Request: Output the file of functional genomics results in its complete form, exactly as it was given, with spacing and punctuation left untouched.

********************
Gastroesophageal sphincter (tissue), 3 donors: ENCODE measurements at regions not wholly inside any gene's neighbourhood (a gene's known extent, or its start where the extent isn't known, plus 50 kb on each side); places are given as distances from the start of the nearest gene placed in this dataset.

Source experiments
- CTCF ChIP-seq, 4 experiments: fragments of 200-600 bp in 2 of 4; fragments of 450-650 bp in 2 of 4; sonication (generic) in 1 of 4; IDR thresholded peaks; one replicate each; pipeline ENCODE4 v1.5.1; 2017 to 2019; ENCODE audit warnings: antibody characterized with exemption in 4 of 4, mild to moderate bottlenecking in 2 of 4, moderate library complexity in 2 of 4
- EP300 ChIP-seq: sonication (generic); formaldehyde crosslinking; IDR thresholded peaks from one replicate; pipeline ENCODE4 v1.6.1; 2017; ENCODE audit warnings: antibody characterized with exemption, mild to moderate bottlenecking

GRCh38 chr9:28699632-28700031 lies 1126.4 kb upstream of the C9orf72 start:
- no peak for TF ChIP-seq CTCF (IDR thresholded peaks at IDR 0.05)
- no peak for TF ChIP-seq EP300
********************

Gastroesophageal sphincter (tissue), 3 donors: ENCODE measurements at regions not wholly inside any gene's neighbourhood (a gene's known extent, or its start where the extent isn't known, plus 50 kb on each side); places are given as distances from the start of the nearest gene placed in this dataset.

Source experiments
- CTCF ChIP-seq, 4 experiments: fragments of 200-600 bp in 2 of 4; fragments of 450-650 bp in 2 of 4; sonication (generic) in 1 of 4; IDR thresholded peaks; one replicate each; pipeline ENCODE4 v1.5.1; 2017 to 2019; ENCODE audit warnings: antibody characterized with exemption in 4 of 4, mild to moderate bottlenecking in 2 of 4, moderate library complexity in 2 of 4
- EP300 ChIP-seq: sonication (generic); formaldehyde crosslinking; IDR thresholded peaks from one replicate; pipeline ENCODE4 v1.6.1; 2017; ENCODE audit warnings: antibody characterized with exemption, mild to moderate bottlenecking

GRCh38 chr9:28699632-28700031 lies 1126.4 kb upstream of the C9orf72 start:
- no peak for TF ChIP-seq CTCF (IDR thresholded peaks at IDR 0.05)
- no peak for TF ChIP-seq EP300